Somewhere deep inside this movie, like the little tiny pea in the bed of the princess, is an idea that could have been an interesting movie. Unfortunately, as with that bed of the princess, it is smothered in 20 mattresses of awful and 20 more mattresses of just plain dumb. Warning: the screenplay is by Kim Barker, who was also responsible for the execrable “License to Wed.” Two strikes and Barker should be out for good.
Sandra Bullock produced, so she is responsible for both Barker and casting herself in the lead role, plays Mary Magdalene Horowitz, a cruciverbalist (constructor of crossword puzzles) who has gone way past endearingly quirky and well into the land of the annoying oddball. It could be kind of goofily charming that she wears the same red boots all the time. It could be sort of intriguing that she has some of that Adam-style social dyslexia. But instead she is the kind of person who recites endless random arcana and then, when told to be quiet, lists several entirely audible synonyms for silence. As happens so often in this movie, she gets the letter but not the spirit of what people are saying to her.
So, when she sees Bradley Cooper (the title Steve), a news station cameraman, she immediately jumps on him, which he quickly realizes is too good to be true. He scrapes her off like gum off the bottom of his shoe, and she then commits career suicide and follows him to a series of increasingly un-funny news stories he is covering. Even the always-welcome appearances of top character actors like Beth Grant (glammed up for once), Thomas Haden Church (as a cliched self-centered television correspondent), Ken Jeong (relatively calm for once), D.J. Qualls (bringing class to a barely-written role), and the delightful Katy Mixon (doing more than I would have thought humanly possible as a cliched hick) cannot breathe any life into this soggy story. The best that can be said about Cooper is that he escapes unscathed, a tribute to his true talent and star power.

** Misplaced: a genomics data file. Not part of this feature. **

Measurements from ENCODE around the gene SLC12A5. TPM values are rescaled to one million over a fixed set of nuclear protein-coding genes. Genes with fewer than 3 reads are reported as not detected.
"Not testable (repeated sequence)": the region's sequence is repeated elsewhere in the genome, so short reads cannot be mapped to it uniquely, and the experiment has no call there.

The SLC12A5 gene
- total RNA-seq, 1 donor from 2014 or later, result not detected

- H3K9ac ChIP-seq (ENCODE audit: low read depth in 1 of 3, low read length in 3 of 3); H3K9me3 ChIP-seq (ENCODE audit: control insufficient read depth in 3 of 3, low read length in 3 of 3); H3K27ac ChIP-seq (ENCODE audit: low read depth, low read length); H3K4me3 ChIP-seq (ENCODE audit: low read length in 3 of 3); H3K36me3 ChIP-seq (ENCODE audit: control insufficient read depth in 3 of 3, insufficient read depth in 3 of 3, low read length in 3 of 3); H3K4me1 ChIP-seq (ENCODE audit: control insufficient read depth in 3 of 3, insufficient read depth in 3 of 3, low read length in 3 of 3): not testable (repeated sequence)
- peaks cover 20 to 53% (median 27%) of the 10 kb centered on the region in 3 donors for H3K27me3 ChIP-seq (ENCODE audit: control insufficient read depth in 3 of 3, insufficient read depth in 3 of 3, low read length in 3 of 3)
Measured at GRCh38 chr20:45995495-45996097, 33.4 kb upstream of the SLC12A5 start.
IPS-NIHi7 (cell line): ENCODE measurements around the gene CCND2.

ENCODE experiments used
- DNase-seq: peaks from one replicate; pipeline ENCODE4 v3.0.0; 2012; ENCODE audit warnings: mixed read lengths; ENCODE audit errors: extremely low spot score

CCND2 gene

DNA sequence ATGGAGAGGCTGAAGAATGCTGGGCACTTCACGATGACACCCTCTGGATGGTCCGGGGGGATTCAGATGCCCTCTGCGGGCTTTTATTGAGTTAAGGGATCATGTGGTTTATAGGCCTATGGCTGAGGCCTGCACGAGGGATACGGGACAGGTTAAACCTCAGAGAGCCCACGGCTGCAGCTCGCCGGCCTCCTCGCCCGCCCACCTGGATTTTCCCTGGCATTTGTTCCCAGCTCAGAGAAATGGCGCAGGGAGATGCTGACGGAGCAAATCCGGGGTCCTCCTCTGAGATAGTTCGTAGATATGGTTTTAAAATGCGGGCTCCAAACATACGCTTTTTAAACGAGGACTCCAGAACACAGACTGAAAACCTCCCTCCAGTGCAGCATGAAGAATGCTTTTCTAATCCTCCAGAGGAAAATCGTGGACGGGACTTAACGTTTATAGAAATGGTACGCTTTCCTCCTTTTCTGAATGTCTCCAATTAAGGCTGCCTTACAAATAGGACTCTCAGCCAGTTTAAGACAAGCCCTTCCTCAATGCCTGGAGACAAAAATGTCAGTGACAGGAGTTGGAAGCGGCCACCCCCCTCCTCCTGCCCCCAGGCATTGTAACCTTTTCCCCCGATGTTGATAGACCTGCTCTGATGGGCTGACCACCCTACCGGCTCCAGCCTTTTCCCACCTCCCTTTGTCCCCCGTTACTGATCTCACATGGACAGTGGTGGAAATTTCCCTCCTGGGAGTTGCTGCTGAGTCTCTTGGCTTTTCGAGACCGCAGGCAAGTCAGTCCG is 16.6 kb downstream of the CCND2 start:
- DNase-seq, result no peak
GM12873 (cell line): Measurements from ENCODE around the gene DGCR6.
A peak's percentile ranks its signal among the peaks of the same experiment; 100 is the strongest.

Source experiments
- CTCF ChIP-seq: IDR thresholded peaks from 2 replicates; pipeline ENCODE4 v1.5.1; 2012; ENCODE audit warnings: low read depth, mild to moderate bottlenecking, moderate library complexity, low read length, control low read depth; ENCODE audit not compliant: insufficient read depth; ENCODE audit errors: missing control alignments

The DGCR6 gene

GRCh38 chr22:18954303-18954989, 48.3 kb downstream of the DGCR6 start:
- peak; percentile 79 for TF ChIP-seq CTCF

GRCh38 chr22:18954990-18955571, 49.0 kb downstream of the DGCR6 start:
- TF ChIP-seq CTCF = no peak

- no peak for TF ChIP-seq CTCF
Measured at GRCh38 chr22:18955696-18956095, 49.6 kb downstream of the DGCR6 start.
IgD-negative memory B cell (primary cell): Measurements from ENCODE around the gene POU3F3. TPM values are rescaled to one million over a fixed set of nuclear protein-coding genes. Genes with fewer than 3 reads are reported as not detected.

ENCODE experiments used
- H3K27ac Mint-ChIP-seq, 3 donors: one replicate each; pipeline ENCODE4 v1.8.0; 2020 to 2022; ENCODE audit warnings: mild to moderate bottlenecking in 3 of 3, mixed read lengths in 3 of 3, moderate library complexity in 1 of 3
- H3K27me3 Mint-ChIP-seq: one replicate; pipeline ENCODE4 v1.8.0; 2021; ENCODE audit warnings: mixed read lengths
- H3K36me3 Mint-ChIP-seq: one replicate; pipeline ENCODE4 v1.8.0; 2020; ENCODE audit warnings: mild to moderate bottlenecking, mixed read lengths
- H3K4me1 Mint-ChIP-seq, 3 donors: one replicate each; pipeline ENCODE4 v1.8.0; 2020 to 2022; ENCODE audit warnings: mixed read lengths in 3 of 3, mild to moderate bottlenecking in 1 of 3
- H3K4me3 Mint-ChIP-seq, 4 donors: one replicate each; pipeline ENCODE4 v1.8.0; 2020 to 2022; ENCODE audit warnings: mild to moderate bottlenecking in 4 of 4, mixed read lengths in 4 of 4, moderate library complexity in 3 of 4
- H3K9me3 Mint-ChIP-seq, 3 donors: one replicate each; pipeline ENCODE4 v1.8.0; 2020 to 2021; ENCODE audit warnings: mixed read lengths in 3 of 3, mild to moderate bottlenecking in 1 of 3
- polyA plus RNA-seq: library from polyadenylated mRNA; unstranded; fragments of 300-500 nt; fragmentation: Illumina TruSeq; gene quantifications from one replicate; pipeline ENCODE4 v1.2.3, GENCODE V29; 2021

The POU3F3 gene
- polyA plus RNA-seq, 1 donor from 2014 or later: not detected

Bullock is producer, too, and once again she seems to gravitate toward roles that run contrary to conventions of romantic comedy, and I respect that. She likes to play characters who are socially clumsy (“Miss Congeniality”) or incapable in relationships (“Forces of Nature”) and she does not always go for the happily ever after pairing off at the end of the movie. But here the story spirals past edgy into disturbing, with comic references to an infant’s deformity (and the idiocy of the public response) and an accident involving deaf children. While the film is making fun of the media circus about the rescue, it commits the same crime it is satirizing in its treatment of one of the children. The problem with this movie is not the cluelessness of Bullock’s character; it is the cluelessness of the script.